This tells me that commons-io v2.6 is a dependency of an internal library that we used between teams. Now I could have waited for the team responsible for maintaining this internal library to patch it themselves, but that would mean blocking my CI pipeline from further deployments for an unknown period of time. Instead, I need a way to force-upgrade this dependency to a patched version until the maintainers patch their library as well.

This is where another feature of Gradle comes into play.

Applying constraints on transitive dependencies

Dependency constraints is the easiest (and the recommended) way to force resolve a particular version of a transitive dependency. Constraints apply on all direct and transitive dependencies defined in a project.

A constraint on a dependency can be applied in your build.gradle script like this:

dependencies {
    implementation 'org.apache.httpcomponents:httpclient'
    constraints {
        implementation('org.apache.httpcomponents:httpclient:4.5.3') {
            because 'previous versions have a bug impacting this application'
        }
        implementation('commons-codec:commons-codec:1.11') {
            because 'version 1.9 pulled from httpclient has bugs affecting this application'
        }
    }
}
Enter fullscreen mode Exit fullscreen mode

The above constraints force Gradle to always use httpclient v4.5.3 and forces resolution of the commons-codec library to v1.11 instead of v1.9 specified in httpclient.

Therefore, to force upgrade to a patched version of commons-io, I had to add the following constraint in my build.gradle script:

constraints {
        implementation('commons-io:commons-io:2.10.0') {
            because('Versions < 2.7 allows limited path traversal with FileNameUtils.normalize method - CVE-2021-29425')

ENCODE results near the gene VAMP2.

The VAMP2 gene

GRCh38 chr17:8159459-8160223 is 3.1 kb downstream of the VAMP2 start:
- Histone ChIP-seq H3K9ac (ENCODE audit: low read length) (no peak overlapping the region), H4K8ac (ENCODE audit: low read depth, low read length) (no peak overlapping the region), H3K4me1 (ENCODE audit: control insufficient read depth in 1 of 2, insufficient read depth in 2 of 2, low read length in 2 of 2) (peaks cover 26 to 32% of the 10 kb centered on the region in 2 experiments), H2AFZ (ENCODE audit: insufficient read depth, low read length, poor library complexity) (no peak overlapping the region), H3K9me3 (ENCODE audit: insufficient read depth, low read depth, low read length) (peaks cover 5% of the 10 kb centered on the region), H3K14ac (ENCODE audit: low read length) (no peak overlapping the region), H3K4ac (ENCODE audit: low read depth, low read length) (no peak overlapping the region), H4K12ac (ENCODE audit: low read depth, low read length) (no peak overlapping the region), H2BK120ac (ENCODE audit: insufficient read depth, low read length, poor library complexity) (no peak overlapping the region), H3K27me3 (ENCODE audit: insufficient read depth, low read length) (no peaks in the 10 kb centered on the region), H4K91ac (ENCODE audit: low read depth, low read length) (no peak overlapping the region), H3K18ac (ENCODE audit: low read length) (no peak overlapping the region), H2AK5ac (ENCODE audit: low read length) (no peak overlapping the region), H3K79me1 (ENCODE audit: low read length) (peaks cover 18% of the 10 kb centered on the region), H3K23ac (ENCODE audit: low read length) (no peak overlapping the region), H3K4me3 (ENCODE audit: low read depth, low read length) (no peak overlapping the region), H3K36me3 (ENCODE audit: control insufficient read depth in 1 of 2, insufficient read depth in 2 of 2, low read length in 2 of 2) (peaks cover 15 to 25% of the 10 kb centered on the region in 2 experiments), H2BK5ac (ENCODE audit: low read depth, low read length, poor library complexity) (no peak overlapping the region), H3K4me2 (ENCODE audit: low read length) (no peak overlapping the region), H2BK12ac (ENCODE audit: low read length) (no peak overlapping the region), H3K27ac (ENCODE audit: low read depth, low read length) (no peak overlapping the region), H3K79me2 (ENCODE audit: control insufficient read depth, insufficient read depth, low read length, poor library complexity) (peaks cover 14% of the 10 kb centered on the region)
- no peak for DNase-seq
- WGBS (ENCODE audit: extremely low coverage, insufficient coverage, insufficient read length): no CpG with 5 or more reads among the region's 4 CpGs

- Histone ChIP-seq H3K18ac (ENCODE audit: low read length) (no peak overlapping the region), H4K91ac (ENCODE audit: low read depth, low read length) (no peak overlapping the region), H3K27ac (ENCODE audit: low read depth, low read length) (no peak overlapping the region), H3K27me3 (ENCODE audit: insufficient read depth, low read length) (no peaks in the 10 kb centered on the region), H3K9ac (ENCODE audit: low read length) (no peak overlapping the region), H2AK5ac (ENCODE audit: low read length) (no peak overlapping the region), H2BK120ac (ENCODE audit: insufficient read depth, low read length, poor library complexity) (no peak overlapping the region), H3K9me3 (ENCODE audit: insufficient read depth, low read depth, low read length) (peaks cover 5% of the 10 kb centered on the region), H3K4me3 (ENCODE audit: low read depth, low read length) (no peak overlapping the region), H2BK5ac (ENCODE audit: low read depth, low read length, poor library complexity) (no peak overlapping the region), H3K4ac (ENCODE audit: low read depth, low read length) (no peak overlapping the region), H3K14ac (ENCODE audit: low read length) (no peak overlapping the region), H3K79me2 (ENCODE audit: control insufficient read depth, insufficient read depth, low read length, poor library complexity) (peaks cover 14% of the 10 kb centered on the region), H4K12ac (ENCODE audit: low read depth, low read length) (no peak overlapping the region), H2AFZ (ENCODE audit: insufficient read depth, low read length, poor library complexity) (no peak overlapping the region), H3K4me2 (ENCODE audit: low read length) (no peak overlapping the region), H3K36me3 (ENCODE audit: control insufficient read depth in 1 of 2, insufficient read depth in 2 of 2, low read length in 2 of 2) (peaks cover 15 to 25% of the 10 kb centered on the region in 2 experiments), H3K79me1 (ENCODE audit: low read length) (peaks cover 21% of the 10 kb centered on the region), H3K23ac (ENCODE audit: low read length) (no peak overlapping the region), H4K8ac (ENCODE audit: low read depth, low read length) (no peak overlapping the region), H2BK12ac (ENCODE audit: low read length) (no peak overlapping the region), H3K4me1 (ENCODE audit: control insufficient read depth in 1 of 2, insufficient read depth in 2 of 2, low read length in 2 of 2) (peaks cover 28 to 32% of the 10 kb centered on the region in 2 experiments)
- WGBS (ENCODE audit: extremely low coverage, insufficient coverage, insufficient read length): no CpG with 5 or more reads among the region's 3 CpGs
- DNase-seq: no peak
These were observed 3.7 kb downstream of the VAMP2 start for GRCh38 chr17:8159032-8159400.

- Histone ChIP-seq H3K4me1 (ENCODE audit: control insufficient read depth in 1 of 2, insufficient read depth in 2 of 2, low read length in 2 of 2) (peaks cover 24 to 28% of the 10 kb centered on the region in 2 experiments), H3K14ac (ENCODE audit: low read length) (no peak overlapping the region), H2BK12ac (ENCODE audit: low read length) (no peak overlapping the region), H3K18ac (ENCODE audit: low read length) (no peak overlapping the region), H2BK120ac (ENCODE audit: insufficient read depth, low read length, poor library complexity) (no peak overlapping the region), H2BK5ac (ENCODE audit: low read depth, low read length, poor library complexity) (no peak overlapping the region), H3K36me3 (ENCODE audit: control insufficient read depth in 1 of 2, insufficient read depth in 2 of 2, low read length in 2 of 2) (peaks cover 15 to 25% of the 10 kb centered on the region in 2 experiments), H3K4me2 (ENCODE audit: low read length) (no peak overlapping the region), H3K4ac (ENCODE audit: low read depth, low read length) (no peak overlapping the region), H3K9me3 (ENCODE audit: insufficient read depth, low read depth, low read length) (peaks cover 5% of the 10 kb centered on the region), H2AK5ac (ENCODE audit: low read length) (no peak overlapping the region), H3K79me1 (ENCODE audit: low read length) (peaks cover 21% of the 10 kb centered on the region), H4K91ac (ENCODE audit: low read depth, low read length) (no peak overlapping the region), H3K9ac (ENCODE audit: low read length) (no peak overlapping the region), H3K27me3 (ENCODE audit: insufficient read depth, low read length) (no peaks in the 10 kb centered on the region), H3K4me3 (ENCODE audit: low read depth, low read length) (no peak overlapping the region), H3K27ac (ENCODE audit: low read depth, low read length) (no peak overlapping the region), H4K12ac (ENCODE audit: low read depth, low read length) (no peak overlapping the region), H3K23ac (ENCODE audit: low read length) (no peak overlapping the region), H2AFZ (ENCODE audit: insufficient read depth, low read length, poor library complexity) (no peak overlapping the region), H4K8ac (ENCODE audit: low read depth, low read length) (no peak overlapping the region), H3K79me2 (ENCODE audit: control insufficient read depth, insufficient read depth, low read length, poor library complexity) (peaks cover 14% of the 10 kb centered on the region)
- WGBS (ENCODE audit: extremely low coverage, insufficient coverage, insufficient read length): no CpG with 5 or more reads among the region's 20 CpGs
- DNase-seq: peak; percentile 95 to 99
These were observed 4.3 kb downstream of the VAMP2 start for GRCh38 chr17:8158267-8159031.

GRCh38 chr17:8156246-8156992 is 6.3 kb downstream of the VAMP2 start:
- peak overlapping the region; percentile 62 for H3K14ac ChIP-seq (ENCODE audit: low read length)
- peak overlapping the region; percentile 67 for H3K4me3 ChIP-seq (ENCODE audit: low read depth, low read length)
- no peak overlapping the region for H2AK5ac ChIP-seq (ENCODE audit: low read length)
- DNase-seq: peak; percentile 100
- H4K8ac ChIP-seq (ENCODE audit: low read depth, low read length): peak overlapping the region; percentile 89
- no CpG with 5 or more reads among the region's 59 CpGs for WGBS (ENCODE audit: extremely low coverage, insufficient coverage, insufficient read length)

}
    }
Enter fullscreen mode Exit fullscreen mode

The because closure allows you to explain why this version should be chosen and it will appear in the dependencyInsight output.

Now my dependencyInsight output looks like this:

commons-io:commons-io:2.10.0
   variant "compile" [
      org.gradle.status              = release (not requested)
      org.gradle.usage               = java-api
      org.gradle.libraryelements     = jar (compatible with: classes+resources)
      org.gradle.category            = library

      Requested attributes not found in the selected variant:
         org.gradle.dependency.bundling = external
         org.gradle.jvm.version         = 11
   ]
   Selection reasons:
      - By constraint : Versions < 2.7 allows limited path traversal with FileNameUtils.normalize method - CVE-2021-29425


commons-io:commons-io:2.6 -> 2.10.0
+--- <internal-library>:0.1.372
     +--- compileClasspath
Enter fullscreen mode Exit fullscreen mode

Now I can rest assured that the vulnerable dependency always resolves to the patched version instead of the one declared inside the internal library.

Discussion (2)

Collapse
prenagha profile image
Padraic Renaghan

Any pointers on good options for the CI dependency check job would be appreciated
And is there a Gradle plugin/task that can check Gradle dependencies against the CVE database?
Thanks for any pointers

Collapse
srujan_g profile image
Srujan Author

We use OWASP dependency-check in our CI pipeline. It's also available as a Gradle plugin and a standalone CLI tool.

owasp.org/www-project-dependency-c...